What can be understood from this case is that leaving a child in the custody of another person, in certain cases, might be considered an action inconsistent with the constitutionally protected status of a parent.

Child custody determinations may affect the rest of your child’s life, so it imperative to consider the best interest of your child.

The Rights of Third Parties in Child Custody in North Carolina: Price v. Howard: The Rule

Third-party rights to custody and visitation can be contentious and complicated. Under North Carolina law, there is a preference for biological and adoptive parents. A natural or an adoptive parent has a constitutional right to take care of the child. This includes custody and control of the child. Third parties cannot interfere with this right unless they show that a parent is unfit to care for the child, has been negligent, or has acted in a manner inconsistent with his or her protected status as a parent.

The Rule: The “best interest of the child” test should apply in custody disputes that involve biological parents and non-parents when the biological parent has neglected the child or acted inconsistently with the parent’s protected interests.

This rule was created through the case of Price v. Howard. In that case, the plaintiff (the father) and the defendant (the mother) were living together when the child was born. Sometime later, the couple separated, and the child remained with the plaintiff. When the child was six years old, the defendant sought custody of the child, but the plaintiff refused. The plaintiff then filed a custody action against the defendant. In her answer, the defendant claimed that the plaintiff was not actually the biological father of the child. DNA tests confirmed that the plaintiff was not the father, and the mother was awarded custody of the child.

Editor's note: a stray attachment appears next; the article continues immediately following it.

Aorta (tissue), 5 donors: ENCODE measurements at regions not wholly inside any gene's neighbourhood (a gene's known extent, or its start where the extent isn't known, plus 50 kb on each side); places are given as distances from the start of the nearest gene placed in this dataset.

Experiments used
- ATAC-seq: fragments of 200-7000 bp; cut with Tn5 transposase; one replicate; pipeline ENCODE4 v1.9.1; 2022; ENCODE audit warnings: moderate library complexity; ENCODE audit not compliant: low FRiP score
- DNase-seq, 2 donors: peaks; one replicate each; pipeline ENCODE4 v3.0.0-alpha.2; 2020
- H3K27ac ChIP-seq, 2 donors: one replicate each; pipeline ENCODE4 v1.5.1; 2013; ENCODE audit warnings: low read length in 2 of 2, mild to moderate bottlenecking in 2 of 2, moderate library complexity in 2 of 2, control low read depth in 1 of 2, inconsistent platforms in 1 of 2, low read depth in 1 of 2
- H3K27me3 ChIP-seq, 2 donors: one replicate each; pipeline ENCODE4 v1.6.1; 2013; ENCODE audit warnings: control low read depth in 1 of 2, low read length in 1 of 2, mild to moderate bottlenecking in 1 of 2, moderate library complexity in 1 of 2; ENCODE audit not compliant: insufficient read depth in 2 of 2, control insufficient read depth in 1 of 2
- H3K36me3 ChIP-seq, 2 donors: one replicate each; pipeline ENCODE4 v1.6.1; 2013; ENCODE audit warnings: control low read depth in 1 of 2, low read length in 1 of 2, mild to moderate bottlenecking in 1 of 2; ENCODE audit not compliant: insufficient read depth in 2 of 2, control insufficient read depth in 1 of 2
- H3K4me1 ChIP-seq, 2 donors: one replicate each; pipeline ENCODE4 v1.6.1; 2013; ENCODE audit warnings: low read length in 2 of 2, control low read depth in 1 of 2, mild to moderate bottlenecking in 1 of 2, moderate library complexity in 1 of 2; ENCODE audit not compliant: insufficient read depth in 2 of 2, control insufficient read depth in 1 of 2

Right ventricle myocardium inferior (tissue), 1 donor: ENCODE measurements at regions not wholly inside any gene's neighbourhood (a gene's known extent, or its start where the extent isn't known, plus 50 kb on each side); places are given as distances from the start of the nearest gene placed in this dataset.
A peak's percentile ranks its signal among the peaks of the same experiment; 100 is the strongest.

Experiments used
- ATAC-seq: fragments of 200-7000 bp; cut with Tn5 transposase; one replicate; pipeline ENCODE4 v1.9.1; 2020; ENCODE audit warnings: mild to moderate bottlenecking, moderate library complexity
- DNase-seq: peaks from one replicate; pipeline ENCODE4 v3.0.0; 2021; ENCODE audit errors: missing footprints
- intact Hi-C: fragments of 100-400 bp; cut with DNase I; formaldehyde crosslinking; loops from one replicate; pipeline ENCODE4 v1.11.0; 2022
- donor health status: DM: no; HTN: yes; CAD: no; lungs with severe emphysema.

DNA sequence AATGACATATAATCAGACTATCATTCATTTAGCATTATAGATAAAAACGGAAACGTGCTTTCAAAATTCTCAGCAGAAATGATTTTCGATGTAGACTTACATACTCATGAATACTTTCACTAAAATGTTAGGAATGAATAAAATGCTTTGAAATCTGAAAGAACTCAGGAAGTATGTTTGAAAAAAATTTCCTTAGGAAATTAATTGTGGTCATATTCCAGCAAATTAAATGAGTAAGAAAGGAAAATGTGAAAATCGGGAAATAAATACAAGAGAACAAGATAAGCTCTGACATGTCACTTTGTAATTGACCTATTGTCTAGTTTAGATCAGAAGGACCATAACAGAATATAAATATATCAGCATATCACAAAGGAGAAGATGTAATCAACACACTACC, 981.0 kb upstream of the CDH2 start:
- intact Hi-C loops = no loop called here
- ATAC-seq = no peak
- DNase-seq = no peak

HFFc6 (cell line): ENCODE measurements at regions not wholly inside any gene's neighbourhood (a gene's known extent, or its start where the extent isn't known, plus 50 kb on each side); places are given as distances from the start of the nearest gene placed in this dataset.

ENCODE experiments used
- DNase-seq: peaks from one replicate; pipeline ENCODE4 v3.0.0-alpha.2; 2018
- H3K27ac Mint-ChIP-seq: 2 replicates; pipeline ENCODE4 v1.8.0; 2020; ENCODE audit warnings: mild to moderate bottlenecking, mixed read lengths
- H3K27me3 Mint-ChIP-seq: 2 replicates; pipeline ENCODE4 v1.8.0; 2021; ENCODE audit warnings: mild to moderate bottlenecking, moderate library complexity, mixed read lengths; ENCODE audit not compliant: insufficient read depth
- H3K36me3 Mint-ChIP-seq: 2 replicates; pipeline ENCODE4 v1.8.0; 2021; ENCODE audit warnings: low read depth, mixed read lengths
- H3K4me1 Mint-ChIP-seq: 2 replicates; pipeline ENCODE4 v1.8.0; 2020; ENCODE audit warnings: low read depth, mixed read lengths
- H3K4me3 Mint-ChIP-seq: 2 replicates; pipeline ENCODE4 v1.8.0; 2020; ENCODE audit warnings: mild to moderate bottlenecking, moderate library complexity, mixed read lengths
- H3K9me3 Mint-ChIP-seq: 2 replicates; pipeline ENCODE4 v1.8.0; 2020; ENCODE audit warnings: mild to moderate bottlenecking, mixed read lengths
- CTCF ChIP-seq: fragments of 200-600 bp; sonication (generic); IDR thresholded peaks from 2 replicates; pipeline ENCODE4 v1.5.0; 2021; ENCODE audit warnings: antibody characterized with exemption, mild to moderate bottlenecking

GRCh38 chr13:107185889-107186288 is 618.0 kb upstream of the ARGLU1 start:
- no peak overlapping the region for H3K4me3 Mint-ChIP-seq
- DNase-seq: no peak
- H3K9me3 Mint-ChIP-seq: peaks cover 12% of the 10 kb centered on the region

The trial court explained that there was no evidence to suggest that the mother had acted in an unfit or negligent manner. The lower Court’s ruling was then subsequently affirmed by the Court of Appeals.

The Supreme Court, however, disagreed with the lower courts, stating that the presumption favoring parents was not absolute. A parent’s protected interests go hand in hand with the responsibility of the parent to maintain a primary focus on the child’s best interest.

Thus, the parent may lose the paramount status if he or she behaves in a manner not consistent with this presumption, or if he or she fails to take on the obligations that come with raising a child.

The Court concluded that the ‘best interest of the child’ test should apply in custody disputes that involve biological parents and non-parents when the biological parent has neglected the child or acted inconsistently with the parent’s protected interests.

The Court, importantly, did not strictly define which types of behavior would be considered “inconsistent” with a parent’s constitutionally protected status. However, we know that the Court said each case must be viewed on a case-by-case basis and that the biological parent’s conduct does not have to rise to the level that would warrant a complete termination of parental rights.

Child custody determinations will affect the rest of your child’s life, so it is imperative to consider the long-term implications of any arrangement for the child.